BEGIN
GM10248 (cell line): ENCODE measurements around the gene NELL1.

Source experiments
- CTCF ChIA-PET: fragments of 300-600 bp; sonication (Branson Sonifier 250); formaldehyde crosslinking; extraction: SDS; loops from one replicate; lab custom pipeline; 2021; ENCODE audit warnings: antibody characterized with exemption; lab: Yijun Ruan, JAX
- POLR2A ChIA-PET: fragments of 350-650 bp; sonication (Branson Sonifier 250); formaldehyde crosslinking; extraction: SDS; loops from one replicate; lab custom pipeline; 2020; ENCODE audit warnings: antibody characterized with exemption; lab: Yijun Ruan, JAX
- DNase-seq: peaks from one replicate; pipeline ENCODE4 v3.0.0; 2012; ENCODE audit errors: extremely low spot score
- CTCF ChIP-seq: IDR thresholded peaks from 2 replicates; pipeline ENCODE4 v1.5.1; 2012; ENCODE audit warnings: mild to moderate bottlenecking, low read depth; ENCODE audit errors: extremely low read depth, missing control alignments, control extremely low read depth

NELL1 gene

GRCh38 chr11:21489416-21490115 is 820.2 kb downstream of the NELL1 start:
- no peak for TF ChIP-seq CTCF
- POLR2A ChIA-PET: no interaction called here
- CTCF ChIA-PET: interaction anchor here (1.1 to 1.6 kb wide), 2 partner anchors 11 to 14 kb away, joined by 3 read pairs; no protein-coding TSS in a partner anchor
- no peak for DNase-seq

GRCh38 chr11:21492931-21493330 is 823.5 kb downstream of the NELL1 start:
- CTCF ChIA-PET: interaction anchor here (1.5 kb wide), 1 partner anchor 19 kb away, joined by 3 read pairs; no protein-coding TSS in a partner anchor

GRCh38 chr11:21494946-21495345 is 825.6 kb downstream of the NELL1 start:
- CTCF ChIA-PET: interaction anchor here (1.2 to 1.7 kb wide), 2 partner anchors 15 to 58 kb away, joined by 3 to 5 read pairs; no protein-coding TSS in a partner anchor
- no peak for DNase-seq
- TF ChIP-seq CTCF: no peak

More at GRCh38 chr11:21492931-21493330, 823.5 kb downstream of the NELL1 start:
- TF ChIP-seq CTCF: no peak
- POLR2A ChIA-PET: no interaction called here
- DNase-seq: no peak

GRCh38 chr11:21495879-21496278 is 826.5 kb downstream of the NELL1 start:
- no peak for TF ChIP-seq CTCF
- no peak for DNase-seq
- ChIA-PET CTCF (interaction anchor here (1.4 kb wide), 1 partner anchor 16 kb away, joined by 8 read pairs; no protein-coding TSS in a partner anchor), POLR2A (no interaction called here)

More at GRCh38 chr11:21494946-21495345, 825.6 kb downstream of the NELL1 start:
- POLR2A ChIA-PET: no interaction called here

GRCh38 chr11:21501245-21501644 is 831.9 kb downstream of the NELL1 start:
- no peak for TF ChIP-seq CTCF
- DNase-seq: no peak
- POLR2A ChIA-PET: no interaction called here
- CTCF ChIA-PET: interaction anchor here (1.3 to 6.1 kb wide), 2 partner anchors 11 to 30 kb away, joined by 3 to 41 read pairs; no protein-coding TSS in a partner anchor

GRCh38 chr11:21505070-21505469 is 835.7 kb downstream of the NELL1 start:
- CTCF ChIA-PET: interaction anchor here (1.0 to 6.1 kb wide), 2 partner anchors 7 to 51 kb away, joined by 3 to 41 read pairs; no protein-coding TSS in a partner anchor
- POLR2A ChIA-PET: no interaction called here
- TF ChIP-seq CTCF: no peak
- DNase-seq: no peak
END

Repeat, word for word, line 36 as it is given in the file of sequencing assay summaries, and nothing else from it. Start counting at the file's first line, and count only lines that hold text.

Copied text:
- POLR2A ChIA-PET: no interaction called here